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Elon Musk’s Neuralink allegedly subjected monkeys to ‘extreme suffering’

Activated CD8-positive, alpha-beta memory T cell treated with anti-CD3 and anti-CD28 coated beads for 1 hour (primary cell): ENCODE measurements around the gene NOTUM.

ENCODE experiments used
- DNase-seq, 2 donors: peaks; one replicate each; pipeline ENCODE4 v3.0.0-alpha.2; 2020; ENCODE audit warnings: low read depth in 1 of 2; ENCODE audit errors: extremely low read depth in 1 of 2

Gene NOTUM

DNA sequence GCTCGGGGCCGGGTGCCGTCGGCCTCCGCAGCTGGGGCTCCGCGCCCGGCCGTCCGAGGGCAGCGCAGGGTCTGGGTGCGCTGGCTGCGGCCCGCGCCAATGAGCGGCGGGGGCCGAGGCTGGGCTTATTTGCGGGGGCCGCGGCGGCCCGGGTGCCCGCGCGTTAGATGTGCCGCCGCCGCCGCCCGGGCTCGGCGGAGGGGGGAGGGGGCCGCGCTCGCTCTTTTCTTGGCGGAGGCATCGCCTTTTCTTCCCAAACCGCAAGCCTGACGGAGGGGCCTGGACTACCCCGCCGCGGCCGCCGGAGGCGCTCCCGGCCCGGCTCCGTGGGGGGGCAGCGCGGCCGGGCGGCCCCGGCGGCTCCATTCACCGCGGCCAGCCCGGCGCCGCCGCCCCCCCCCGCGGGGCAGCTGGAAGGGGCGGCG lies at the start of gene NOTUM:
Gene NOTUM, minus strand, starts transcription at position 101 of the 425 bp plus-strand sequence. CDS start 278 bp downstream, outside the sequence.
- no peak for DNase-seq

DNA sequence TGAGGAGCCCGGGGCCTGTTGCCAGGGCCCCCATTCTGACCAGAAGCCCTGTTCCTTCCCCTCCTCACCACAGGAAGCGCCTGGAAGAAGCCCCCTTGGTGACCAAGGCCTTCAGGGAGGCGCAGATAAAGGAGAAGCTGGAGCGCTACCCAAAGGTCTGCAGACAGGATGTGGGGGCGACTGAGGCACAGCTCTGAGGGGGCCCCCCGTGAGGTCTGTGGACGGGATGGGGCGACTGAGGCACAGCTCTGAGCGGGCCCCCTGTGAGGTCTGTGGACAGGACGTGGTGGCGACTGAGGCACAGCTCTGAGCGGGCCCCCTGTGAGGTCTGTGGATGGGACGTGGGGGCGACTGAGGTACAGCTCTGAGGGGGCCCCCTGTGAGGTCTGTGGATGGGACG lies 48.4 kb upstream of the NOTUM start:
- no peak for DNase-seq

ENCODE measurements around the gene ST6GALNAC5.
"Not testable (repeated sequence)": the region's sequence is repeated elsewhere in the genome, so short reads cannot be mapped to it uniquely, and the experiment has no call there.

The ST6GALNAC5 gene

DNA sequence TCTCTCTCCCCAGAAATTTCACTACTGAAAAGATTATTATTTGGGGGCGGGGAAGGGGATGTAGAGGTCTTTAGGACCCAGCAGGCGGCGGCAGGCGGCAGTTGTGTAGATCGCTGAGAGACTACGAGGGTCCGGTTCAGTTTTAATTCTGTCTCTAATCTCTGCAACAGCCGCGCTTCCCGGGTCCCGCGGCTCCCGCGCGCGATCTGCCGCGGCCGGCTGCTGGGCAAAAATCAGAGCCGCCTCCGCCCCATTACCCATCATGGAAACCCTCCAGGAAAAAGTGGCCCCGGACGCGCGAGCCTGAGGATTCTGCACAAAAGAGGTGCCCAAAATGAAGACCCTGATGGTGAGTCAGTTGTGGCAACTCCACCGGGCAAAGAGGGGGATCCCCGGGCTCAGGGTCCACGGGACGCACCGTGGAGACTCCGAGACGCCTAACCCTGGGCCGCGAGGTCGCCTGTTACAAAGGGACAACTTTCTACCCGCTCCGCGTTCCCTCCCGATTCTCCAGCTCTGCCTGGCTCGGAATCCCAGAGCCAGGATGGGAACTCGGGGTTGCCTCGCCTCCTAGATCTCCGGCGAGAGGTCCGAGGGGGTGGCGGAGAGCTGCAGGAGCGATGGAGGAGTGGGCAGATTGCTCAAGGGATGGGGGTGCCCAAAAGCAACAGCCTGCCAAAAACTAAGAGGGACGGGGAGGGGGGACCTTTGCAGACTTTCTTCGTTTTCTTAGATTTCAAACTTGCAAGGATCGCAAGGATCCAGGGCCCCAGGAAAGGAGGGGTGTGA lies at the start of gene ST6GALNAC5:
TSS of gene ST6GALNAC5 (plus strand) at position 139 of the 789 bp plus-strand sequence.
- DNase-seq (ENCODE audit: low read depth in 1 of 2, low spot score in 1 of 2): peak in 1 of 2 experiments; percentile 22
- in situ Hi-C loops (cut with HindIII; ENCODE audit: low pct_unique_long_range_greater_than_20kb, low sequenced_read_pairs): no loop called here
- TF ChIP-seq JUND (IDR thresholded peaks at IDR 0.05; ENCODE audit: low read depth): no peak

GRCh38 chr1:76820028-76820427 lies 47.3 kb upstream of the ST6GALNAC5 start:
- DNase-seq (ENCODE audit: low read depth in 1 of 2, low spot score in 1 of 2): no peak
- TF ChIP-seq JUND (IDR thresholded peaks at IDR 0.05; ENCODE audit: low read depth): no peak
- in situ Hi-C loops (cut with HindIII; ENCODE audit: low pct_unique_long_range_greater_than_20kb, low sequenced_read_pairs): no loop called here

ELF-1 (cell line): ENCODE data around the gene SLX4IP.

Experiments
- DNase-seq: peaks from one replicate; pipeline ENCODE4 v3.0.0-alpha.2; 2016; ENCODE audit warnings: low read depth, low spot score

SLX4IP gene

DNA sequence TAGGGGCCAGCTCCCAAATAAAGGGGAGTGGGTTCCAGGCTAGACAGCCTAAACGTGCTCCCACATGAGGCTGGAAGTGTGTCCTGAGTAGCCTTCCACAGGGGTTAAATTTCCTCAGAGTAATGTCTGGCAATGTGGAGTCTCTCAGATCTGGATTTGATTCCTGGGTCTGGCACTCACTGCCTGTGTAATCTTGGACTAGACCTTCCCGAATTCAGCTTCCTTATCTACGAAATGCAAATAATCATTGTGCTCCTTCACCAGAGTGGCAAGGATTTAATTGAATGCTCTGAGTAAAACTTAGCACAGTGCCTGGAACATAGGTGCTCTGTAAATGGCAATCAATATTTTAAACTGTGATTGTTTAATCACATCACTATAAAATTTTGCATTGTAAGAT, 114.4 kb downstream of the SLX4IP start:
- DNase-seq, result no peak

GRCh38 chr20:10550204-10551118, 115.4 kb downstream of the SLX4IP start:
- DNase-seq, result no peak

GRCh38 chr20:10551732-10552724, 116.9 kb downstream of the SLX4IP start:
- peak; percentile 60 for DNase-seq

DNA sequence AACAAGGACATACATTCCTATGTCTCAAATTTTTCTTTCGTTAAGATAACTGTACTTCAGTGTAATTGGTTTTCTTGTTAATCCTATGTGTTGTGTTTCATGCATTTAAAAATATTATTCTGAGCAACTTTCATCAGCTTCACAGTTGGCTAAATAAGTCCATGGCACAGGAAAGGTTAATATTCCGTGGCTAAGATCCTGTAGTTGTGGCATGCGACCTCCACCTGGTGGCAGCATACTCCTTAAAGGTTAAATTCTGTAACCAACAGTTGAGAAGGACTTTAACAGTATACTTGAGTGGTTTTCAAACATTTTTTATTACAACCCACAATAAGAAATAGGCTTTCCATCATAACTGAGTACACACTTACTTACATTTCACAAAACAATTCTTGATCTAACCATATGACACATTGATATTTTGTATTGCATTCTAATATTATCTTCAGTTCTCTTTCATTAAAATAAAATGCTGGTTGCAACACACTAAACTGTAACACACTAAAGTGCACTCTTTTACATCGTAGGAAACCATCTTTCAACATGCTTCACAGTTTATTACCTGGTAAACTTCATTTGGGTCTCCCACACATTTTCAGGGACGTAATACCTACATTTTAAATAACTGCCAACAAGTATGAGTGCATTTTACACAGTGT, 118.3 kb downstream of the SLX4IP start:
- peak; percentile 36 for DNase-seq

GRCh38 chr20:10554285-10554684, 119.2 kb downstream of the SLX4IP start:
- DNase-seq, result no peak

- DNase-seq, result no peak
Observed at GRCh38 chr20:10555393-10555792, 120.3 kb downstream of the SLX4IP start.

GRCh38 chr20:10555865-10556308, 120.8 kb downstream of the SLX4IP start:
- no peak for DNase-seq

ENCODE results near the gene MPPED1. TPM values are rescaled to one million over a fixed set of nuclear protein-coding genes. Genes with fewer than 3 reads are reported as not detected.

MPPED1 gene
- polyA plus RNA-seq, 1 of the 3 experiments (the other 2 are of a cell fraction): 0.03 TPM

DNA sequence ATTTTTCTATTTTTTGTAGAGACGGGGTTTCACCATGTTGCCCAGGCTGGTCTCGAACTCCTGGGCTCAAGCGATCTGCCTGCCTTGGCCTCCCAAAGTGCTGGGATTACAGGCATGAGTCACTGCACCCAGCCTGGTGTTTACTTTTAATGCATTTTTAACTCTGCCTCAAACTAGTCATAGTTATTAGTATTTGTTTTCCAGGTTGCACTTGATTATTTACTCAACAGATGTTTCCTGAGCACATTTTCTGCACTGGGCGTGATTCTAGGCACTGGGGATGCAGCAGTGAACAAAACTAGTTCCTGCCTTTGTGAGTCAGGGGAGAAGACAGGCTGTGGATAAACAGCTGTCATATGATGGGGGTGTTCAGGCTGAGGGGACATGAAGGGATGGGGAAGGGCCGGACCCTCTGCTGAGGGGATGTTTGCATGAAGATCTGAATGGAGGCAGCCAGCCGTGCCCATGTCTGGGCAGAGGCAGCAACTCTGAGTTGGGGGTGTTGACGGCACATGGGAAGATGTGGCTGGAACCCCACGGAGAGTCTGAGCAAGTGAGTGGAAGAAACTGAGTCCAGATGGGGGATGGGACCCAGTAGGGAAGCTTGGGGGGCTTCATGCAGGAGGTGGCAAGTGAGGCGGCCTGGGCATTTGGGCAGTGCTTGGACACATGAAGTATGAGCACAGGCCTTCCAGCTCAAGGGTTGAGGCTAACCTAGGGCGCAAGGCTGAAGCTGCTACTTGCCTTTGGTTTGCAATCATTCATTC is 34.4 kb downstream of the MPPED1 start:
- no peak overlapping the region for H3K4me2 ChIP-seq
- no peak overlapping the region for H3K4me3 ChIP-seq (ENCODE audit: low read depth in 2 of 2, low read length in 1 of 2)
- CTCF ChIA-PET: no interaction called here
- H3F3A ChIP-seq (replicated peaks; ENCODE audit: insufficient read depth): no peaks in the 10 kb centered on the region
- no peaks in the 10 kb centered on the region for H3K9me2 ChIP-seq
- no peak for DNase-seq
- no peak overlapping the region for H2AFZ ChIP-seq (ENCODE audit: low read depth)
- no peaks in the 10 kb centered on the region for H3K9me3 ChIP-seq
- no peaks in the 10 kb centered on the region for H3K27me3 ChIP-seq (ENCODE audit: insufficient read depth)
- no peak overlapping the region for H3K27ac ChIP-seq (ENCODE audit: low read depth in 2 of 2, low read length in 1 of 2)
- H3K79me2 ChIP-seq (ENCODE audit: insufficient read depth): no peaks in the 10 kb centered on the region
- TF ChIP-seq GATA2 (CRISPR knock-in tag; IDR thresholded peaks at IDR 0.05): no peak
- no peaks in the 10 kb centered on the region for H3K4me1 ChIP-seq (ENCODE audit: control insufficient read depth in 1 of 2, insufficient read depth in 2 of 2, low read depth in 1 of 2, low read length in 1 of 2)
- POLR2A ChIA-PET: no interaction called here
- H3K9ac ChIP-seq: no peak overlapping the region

Elon Musk’s brain-chip company Neuralink is facing a legal challenge from an animal rights group that has accused the company of subjecting monkeys to “extreme suffering” during years of gruesome experiments. Neuralink’s brain chips — which Musk claims will one day make humans hyper-intelligent and let paralyzed people walk again — were implanted in monkeys’ brains during a series of tests at the University of California, Davis from 2017 to 2020, according to a compliant from the Physicians Committee for Responsible Medicine filed with the the US Department of Agriculture on Thursday. In one horrifying example, a monkey was allegedly found missing some of its fingers and toes “possibly from self-mutilation or some other unspecified trauma.” The monkey was later killed during a “terminal procedure,” the group said in a copy of the complaint shared with The Post. In another ghastly case, a monkey had holes drilled in its skull and electrodes implanted into its brain, then allegedly developed a bloody skin infection and had to be euthanized, according to the complaint. In a third instance, a female macaque monkey had electrodes implanted into its brain, then was overcome with vomiting, retching and gasping. Days later, researchers wrote that the animal “appeared to collapse from exhaustion/fatigue” and was subsequently euthanized. An autopsy then showed the monkey had suffered from a brain hemorrhage, according to the report. The experiments involved 23 monkeys in all. At least 15 of them died or were euthanized by 2020, according to the group, which based the report on records released through California’s open records law. “Pretty much every single monkey that had had implants put in their head suffered from pretty debilitating health effects,” Jeremy Beckham, the Physicians Committee for Responsible Medicine’s research advocacy director, told The Post. “They were, frankly, maiming and killing the animals.” The macabre report comes as Neuralink plans to begin its first human tests. Musk said in December that he wants to start human trials for the devices in 2022 and the company posted a job listing for a clinical trial director this January. The group behind the report, the Physicians Committee for Responsible Medicine, advocates for veganism and alternatives to animal testing — positions that have sometimes put the group at odds with the American Medical Association. It has also previously received funding from controversial animal rights group PETA, The Guardian reported. The group doesn’t currently have “any relationship with PETA” but sometimes works on overlapping issues, Beckham said. The organization is accusing Neuralink and UC Davis of nine violations of the federal Animal Welfare Act — a federal measure designed to reduce suffering during animal experiments. “Many, if not all, of the monkeys experienced extreme suffering as a result of inadequate animal care and the highly invasive experimental head implants during the experiments, which were performed in pursuit of developing what Neuralink and Elon Musk have publicly described as a ‘brain-machine interface,’” the group wrote in its complaint to the USDA. “These highly invasive implants and their associated hardware, which are inserted in the brain after drilling holes in the animals’ skulls, have produced recurring infections in the animals, significantly compromising their health, as well as the integrity of the research.” The group is also suing UC Davis in an attempt to make them release more photos, videos and information about the monkeys under California’s public records laws. The alleged abuses come in stark contrast to publicly shared materials from Neuralink. In a video posted on YouTube last April, the company showed a healthy and happy-seeming monkey playing the video game Pong with its brain. Neuralink and UC Davis did not immediately respond to requests for comment. A UC Davis spokesperson told Fortune that its work with Neuralink ended in 2020 and that the university’s Institutional Animal Care and Use Committee had “thoroughly reviewed and approved” its project with Neuralink. “We strive to provide the best possible care to animals in our charge,” the spokesperson added. “Animal research is strictly regulated, and UC Davis follows all applicable laws and regulations including those of the U.S. Department of Agriculture.”

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